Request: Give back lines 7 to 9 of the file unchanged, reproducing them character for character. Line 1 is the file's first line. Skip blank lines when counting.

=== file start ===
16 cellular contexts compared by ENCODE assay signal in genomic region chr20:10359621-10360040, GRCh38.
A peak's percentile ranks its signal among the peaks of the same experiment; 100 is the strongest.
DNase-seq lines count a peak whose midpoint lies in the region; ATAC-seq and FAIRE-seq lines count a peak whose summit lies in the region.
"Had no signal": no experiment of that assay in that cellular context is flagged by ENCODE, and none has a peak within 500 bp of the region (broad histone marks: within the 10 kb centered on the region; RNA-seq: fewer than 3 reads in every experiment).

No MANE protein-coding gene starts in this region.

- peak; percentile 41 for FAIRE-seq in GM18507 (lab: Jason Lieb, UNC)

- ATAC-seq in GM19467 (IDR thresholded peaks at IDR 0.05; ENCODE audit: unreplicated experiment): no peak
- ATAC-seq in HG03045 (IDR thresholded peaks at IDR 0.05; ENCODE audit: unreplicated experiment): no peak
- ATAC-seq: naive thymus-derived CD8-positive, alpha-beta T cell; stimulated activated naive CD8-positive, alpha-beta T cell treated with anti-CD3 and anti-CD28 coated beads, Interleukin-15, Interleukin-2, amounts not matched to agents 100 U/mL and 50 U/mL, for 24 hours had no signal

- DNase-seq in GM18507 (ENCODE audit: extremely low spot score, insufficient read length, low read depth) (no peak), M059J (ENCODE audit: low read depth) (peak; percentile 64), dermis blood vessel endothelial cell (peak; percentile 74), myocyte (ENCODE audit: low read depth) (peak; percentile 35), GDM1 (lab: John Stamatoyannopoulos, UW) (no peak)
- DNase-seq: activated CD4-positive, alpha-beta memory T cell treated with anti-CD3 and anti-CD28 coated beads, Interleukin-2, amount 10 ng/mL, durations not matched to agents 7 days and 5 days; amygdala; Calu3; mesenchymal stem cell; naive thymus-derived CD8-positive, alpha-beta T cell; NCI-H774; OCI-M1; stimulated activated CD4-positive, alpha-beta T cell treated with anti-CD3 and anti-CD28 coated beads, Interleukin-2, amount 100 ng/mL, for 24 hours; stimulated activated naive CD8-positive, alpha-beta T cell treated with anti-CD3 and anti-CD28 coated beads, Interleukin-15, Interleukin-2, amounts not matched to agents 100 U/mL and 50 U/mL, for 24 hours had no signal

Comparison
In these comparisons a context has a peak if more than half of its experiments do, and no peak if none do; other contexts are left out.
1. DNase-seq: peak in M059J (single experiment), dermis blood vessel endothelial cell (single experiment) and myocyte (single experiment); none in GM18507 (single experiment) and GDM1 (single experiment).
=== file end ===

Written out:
- ATAC-seq in GM19467 (IDR thresholded peaks at IDR 0.05; ENCODE audit: unreplicated experiment): no peak
- ATAC-seq in HG03045 (IDR thresholded peaks at IDR 0.05; ENCODE audit: unreplicated experiment): no peak
- ATAC-seq: naive thymus-derived CD8-positive, alpha-beta T cell; stimulated activated naive CD8-positive, alpha-beta T cell treated with anti-CD3 and anti-CD28 coated beads, Interleukin-15, Interleukin-2, amounts not matched to agents 100 U/mL and 50 U/mL, for 24 hours had no signal